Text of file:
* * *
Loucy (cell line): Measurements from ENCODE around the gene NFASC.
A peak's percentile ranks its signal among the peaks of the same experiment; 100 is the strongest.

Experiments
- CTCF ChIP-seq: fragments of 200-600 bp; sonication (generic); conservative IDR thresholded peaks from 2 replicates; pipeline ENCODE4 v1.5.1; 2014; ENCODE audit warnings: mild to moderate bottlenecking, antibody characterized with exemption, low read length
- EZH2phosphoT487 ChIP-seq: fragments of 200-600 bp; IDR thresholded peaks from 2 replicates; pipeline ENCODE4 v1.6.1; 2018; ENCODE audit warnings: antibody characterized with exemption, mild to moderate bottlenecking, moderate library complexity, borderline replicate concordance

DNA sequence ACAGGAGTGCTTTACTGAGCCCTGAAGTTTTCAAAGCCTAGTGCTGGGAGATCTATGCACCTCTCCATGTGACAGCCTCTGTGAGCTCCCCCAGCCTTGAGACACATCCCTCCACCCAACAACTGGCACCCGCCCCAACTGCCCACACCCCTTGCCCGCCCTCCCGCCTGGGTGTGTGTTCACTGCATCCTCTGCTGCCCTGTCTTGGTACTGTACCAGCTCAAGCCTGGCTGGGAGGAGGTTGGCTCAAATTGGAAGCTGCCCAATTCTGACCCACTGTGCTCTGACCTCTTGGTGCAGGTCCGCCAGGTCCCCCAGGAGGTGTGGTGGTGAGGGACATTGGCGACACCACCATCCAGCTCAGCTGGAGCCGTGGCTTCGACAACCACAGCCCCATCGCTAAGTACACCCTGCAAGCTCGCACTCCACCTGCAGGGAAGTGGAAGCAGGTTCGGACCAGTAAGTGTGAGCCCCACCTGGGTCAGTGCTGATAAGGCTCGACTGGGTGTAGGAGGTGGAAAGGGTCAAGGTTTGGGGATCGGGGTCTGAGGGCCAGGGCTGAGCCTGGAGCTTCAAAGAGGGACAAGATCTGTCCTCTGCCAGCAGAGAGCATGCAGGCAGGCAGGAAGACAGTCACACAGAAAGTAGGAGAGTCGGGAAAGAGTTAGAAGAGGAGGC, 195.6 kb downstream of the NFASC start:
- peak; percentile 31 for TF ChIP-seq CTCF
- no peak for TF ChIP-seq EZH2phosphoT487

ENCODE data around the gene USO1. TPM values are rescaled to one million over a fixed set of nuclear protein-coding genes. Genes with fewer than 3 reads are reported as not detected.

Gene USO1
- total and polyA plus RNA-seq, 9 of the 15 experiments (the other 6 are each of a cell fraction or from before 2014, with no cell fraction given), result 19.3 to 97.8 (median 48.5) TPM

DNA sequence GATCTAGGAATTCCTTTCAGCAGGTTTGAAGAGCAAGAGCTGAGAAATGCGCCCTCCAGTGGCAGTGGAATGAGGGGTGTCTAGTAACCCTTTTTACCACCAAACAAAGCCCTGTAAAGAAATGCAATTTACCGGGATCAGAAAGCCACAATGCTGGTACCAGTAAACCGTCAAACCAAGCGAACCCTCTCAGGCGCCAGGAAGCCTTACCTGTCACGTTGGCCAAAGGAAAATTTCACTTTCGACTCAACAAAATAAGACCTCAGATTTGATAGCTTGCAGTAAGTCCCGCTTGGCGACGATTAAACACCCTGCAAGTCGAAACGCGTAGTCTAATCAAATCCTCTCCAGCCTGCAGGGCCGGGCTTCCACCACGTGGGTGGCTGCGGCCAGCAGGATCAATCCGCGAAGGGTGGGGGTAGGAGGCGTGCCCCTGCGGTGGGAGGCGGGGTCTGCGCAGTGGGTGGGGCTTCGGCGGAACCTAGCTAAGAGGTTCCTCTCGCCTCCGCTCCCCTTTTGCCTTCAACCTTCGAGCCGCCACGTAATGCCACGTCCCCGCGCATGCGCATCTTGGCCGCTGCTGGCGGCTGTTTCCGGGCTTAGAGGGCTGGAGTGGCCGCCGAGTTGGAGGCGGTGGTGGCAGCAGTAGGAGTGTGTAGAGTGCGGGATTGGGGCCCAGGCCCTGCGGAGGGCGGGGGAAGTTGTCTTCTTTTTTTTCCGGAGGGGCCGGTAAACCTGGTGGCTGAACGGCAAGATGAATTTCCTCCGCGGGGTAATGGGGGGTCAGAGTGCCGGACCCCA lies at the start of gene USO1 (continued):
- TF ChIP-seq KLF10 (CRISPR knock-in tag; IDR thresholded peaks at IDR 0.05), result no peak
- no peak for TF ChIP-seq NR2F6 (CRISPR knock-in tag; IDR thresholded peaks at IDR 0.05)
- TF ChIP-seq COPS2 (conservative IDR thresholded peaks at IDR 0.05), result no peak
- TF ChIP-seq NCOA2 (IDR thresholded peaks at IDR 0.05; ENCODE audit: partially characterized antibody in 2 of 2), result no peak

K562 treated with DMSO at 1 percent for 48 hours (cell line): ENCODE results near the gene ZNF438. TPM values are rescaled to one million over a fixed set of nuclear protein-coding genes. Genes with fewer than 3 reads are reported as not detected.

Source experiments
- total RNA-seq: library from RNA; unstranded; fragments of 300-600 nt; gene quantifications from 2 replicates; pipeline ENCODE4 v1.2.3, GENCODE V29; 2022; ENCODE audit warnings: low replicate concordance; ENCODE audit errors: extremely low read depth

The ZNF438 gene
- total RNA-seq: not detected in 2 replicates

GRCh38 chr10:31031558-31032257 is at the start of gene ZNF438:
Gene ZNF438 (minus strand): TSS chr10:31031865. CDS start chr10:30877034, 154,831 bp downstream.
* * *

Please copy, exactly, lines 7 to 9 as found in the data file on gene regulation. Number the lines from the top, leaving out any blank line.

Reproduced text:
- peak; percentile 31 for TF ChIP-seq CTCF
- no peak for TF ChIP-seq EZH2phosphoT487

ENCODE data around the gene USO1. TPM values are rescaled to one million over a fixed set of nuclear protein-coding genes. Genes with fewer than 3 reads are reported as not detected.